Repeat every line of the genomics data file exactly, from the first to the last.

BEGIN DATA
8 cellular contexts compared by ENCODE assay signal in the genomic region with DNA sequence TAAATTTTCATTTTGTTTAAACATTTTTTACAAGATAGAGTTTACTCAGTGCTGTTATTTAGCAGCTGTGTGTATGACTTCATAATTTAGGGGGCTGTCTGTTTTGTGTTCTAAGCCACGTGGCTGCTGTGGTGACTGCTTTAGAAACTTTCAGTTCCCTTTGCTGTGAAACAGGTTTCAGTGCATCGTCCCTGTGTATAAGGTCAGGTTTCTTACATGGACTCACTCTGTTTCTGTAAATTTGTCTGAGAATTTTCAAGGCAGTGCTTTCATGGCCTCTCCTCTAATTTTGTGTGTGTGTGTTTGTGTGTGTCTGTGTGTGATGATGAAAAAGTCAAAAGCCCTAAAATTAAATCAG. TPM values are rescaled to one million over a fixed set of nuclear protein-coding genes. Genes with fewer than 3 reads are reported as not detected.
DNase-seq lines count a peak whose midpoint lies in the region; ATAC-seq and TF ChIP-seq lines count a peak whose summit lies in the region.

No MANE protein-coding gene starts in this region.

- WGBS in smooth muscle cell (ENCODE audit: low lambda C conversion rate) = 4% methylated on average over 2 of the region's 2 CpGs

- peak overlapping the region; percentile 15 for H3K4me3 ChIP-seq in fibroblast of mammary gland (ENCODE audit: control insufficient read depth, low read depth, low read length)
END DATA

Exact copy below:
8 cellular contexts compared by ENCODE assay signal in the genomic region with DNA sequence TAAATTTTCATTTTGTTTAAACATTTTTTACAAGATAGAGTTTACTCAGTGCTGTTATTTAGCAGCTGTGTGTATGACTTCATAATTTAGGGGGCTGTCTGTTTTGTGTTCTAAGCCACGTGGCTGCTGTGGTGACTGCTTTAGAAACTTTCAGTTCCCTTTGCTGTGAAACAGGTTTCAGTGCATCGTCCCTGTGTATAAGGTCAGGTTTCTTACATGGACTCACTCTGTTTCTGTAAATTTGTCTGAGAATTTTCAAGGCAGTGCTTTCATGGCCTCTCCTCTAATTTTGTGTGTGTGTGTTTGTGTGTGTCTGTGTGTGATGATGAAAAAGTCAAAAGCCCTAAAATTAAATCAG. TPM values are rescaled to one million over a fixed set of nuclear protein-coding genes. Genes with fewer than 3 reads are reported as not detected.
DNase-seq lines count a peak whose midpoint lies in the region; ATAC-seq and TF ChIP-seq lines count a peak whose summit lies in the region.

No MANE protein-coding gene starts in this region.

- WGBS in smooth muscle cell (ENCODE audit: low lambda C conversion rate) = 4% methylated on average over 2 of the region's 2 CpGs

- peak overlapping the region; percentile 15 for H3K4me3 ChIP-seq in fibroblast of mammary gland (ENCODE audit: control insufficient read depth, low read depth, low read length)